Researching the relationship between tourism, crime and security: the tourism industry and the disenfranchised citizens

Rob I. Mawby, Zarina Vakhitova

Research output: Chapter in Book/Report/Conference proceedingChapter (Book)Researchpeer-review

3 Citations (Scopus)


The relationship between tourism, safety and security has been addressed by both tourism researchers and criminologists (Botterill and Jones 2010; Pizam and Mansfeld 1996). At least four themes have been identified that are of relevance to the tourism industry. Firstly, there is a strong relationship between tourist resorts and crime, with resorts acting as crime hotspots, with higher than average crime rates and particularly high rates at the peak of the tourism season (de Albuquerque and McElroy 1999; Alleyne and Boxill 2003; Pelfrey 1998; Prideaux 1996). Correspondingly, tourist centres may be targeted by terrorists (Mawby 2010). Secondly, tourists generally experience more crime than local people and more crime than when not on holiday (Boakye 2010; Chesney-Lind and Lind 1986; Mawby, Brunt and Hambly 1999; Michalko 2004; Stangeland 1998). Thirdly, it is evident that tourists often contribute to the crime problem, particularly through their involvement in public disorder associated with alcohol and drugs (Andrews 2002; Cohen 2002; Homel et al. 1997; Mawby 2012). Fourthly, and partly as a result of this, local residents often react with hostility towards (particularly mass) tourism, with those not benefiting from the tourist industry viewing it as impacting upon their quality of life (Davis et al. 1988; King et al. 1993; Ross 1992; Teye et al. 2002), with public protest in tourist centres as far removed as Barcelona (Burgen 2019; Kassam 2014) and Newquay (Mawby 2012).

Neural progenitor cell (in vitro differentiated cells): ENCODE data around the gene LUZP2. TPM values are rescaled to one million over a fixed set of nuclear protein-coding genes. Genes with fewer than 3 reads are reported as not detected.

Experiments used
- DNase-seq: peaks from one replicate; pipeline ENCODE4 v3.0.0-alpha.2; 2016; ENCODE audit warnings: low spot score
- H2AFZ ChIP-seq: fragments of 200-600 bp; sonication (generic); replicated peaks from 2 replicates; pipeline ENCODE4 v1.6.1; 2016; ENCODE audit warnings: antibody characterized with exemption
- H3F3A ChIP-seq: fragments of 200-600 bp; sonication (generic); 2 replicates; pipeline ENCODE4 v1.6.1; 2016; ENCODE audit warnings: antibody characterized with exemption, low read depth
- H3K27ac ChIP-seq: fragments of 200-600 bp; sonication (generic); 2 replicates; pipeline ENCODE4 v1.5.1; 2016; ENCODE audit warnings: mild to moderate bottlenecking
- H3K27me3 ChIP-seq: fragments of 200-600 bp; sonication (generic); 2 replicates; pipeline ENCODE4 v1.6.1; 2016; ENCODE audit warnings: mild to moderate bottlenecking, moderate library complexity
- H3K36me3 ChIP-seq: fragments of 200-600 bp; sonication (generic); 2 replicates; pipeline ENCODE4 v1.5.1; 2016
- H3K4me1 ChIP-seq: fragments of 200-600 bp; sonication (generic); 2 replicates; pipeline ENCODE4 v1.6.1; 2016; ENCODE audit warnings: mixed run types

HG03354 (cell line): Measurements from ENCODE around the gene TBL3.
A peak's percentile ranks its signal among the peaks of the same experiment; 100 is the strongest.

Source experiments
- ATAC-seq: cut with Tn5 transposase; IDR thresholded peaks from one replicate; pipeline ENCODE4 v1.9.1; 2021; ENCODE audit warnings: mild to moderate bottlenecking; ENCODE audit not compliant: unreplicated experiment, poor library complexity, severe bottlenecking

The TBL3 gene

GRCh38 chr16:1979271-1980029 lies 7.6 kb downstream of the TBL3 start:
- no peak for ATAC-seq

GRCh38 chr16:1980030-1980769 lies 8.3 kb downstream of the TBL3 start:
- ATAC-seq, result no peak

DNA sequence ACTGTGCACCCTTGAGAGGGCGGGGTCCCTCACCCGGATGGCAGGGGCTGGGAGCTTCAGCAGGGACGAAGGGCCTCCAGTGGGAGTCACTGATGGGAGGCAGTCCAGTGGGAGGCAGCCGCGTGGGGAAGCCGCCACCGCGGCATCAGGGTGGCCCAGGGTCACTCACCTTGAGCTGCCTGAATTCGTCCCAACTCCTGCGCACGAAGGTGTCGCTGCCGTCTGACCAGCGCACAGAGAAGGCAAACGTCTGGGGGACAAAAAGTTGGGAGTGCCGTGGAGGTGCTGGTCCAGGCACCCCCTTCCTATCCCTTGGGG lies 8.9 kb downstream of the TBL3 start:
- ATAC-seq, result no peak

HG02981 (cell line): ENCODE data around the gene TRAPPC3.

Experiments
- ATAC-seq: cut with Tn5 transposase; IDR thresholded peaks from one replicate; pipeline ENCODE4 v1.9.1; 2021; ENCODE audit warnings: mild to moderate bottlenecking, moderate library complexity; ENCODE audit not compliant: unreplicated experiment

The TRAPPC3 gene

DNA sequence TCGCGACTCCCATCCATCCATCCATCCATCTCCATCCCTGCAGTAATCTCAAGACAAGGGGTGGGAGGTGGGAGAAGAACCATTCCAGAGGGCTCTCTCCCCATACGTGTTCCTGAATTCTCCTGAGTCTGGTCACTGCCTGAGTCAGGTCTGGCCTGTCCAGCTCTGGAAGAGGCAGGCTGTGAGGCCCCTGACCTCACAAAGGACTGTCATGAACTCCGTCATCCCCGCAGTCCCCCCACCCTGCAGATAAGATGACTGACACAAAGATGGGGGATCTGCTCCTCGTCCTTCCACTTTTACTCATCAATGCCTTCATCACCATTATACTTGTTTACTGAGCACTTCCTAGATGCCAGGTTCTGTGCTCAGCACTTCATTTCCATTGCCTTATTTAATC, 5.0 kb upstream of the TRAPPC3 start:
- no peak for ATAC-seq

Original languageEnglish
Title of host publicationThe Handbook of Security
EditorsMartin Gill
Place of PublicationCham Switzerland
PublisherPalgrave Macmillan
Number of pages21
ISBN (Electronic)9783030917357
ISBN (Print)9783030917340
Publication statusPublished - 2022

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